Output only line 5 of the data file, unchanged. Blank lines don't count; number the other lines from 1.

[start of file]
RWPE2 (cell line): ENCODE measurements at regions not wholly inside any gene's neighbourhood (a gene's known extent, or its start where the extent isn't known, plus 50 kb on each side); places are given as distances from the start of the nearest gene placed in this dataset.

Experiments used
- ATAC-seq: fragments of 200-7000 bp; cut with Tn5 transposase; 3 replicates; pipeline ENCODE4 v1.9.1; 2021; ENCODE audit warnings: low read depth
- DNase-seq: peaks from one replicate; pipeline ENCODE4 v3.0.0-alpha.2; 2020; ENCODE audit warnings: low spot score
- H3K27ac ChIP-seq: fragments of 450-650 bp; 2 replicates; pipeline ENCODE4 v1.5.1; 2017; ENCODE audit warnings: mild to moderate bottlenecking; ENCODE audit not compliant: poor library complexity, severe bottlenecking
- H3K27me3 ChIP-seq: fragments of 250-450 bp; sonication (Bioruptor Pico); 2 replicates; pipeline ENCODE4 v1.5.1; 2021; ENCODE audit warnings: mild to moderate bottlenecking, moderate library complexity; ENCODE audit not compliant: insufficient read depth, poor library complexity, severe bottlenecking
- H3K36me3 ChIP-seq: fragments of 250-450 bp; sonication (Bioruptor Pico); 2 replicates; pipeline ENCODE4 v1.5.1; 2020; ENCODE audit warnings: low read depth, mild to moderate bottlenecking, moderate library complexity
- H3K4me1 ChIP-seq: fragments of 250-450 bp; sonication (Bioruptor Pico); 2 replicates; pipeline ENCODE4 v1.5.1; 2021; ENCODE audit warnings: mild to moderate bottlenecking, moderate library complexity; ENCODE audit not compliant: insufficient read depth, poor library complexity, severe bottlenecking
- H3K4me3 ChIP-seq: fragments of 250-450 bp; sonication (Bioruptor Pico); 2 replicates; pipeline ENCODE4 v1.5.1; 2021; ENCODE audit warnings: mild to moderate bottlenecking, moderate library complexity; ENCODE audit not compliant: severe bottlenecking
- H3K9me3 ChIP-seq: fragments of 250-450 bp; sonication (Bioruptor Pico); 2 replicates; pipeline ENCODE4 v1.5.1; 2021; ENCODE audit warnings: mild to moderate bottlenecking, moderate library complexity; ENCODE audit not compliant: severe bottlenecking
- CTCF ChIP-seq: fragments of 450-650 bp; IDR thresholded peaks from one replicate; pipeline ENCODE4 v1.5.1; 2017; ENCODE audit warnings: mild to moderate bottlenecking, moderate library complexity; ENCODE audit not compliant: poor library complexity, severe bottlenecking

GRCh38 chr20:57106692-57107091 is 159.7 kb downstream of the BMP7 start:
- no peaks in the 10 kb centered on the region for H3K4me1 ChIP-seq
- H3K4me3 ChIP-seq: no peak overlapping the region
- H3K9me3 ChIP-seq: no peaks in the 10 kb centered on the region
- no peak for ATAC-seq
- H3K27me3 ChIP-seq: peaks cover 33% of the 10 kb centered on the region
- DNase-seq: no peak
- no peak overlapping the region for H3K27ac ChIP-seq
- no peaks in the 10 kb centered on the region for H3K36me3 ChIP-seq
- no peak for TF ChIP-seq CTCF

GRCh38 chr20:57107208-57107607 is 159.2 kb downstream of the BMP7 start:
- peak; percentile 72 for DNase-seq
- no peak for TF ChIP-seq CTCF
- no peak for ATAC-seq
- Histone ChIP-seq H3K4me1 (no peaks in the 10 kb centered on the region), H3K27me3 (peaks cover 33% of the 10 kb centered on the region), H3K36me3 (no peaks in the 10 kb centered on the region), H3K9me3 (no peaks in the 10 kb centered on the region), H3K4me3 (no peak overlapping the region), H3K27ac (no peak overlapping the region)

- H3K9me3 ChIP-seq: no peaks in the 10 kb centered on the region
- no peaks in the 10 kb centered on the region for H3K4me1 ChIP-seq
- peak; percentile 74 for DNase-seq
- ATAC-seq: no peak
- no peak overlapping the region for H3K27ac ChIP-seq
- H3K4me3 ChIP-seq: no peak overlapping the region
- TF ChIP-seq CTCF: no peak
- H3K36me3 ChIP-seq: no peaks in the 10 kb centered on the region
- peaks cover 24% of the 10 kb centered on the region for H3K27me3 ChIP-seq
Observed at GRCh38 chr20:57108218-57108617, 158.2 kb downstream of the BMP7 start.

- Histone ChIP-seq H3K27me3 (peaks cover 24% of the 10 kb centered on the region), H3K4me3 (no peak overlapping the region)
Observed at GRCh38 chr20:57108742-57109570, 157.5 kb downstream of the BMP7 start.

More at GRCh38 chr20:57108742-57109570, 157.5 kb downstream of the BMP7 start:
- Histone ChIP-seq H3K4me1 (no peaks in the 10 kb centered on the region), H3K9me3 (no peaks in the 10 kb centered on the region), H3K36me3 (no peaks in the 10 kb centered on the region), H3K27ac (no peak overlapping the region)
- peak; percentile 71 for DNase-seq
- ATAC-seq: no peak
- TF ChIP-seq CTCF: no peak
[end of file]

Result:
- H3K27ac ChIP-seq: fragments of 450-650 bp; 2 replicates; pipeline ENCODE4 v1.5.1; 2017; ENCODE audit warnings: mild to moderate bottlenecking; ENCODE audit not compliant: poor library complexity, severe bottlenecking